Anti-Fraud , ATM Fraud , Cybercrime

Tesco Bank Hit With £16 Million Fine Over Debit Card Fraud

UK's Financial Conduct Authority Slams Bank for Series of Avoidable Errors
Tesco Bank Hit With £16 Million Fine Over Debit Card Fraud

Scotland-based Tesco Bank has been hit with a £16.4 million ($21.3 million) fine by the U.K.'s Financial Conduct Authority for failing to proactively deal with "foreseeable risks" that led to hackers executing a successful online attack campaign.

See Also: SIEM & Security Analytics: What's On the Horizon?

The attacks, in November 2016, lasted for 48 hours and led to hackers stealing £2.26 million ($2.93 million), says the Financial Conduct Authority, the U.K.'s financial regulatory body that operates independently of the U.K. government.

The FCA says that Tesco Bank violated Principle 2 of the standards that regulated financial firms must follow. "Principle 2 requires a firm to conduct its business with due skill, care and diligence," it says.

The fine against Tesco Bank was announced by the FCA on Monday.

"The fine the FCA imposed on Tesco Bank today reflects the fact that the FCA has no tolerance for banks that fail to protect customers from foreseeable risks," says Mark Steward, the FCA's executive director of enforcement and market oversight, in a statement. "In this case, the attack was the subject of a very specific warning that Tesco Bank did not properly address until after the attack started. This was too little, too late. Customers should not have been exposed to the risk at all."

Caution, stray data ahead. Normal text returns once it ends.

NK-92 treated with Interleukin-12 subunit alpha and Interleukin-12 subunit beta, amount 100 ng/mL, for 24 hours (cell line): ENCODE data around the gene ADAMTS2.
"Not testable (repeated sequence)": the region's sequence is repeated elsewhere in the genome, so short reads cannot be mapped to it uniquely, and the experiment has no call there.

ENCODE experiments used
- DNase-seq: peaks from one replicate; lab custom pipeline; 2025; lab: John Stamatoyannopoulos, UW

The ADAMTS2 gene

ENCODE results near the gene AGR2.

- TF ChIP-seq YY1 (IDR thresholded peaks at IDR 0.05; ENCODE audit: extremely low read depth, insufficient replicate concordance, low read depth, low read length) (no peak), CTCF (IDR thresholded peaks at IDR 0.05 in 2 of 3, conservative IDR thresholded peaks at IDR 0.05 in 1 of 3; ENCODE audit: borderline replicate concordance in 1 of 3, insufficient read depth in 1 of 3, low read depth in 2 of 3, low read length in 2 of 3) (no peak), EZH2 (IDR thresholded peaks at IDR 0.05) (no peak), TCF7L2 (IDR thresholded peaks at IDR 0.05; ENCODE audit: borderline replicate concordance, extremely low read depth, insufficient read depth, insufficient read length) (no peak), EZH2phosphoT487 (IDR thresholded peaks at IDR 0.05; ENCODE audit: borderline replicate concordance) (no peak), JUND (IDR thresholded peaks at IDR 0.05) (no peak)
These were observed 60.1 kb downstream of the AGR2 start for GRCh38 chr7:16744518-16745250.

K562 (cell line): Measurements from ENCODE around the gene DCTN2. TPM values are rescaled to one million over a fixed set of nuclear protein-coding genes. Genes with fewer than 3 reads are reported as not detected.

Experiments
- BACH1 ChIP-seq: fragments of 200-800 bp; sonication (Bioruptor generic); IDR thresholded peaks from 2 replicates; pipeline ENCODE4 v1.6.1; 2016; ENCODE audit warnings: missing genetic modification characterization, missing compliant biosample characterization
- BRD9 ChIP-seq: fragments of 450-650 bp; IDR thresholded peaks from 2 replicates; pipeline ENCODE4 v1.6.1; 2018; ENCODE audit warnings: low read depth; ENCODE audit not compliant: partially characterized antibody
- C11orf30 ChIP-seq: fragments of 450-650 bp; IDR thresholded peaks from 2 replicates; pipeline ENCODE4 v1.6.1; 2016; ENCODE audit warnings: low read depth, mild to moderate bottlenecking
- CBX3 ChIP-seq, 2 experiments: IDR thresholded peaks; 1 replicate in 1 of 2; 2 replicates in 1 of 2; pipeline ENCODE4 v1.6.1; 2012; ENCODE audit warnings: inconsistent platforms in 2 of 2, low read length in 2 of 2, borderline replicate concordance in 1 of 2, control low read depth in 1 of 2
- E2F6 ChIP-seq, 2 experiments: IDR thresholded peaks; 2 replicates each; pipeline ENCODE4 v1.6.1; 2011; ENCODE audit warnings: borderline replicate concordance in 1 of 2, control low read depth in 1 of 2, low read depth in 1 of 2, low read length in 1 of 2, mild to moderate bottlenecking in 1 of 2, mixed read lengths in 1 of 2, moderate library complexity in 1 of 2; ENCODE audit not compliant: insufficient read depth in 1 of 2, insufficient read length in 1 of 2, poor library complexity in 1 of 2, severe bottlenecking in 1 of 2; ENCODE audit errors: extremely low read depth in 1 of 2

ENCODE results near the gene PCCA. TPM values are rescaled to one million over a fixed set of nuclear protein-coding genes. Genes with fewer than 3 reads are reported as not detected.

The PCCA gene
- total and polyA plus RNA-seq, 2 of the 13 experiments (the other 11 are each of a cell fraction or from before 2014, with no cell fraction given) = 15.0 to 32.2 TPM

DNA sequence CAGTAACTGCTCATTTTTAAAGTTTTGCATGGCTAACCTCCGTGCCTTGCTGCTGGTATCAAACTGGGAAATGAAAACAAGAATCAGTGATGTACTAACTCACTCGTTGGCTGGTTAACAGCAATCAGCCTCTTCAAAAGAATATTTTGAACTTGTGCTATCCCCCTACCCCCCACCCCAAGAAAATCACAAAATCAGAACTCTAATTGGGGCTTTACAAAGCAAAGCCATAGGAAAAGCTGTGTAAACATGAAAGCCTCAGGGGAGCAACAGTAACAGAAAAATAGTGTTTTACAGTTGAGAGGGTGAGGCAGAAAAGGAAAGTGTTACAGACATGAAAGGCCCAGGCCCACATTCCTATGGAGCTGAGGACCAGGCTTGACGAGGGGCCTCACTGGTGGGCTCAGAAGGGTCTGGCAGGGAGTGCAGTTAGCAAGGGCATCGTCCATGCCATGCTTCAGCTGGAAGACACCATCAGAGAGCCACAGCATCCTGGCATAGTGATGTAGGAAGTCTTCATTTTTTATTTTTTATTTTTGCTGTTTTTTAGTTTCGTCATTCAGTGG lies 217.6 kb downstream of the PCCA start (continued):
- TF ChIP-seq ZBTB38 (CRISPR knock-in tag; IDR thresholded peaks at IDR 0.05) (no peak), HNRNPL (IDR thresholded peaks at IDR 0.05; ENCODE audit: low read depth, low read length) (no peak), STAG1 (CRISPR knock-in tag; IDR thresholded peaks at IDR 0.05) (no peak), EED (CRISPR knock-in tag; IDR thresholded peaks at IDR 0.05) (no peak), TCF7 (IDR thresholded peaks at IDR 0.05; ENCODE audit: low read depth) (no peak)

Gerry Mallon, CEO of Tesco Bank, says in response to the sanctions: "We are very sorry for the impact that this fraud attack had on our customers. Our priority is always the safety and security of our customers' accounts, and we fully accept the FCA's notice. We have significantly enhanced our security measures to ensure that our customers' accounts have the highest levels of protection. I apologize to our customers for the inconvenience caused in 2016."

Tesco Bank could have been hit with an even larger fine. But the FCA says that Tesco Bank's high level of cooperation with investigators, quickly bringing in third-party investigators to conduct a "root cause analysis" of the attack, as well as its launching of "a comprehensive, end-to-end review of its financial crime controls and debit card payments systems to identify and ameliorate the deficiencies which made it vulnerable to the attack" helped it avoid steeper penalties.

Hackers Struck During Weekend

The 2016 attack against Tesco Bank, which occurred over a weekend, resulted in funds being drained directly from the accounts of 20,000 of the Edinburgh-based institution's customers. As a "precautionary measure," the bank temporarily halted all online transactions from current - aka checking - accounts for its customers (see Tesco Bank Confirms Massive Account Fraud).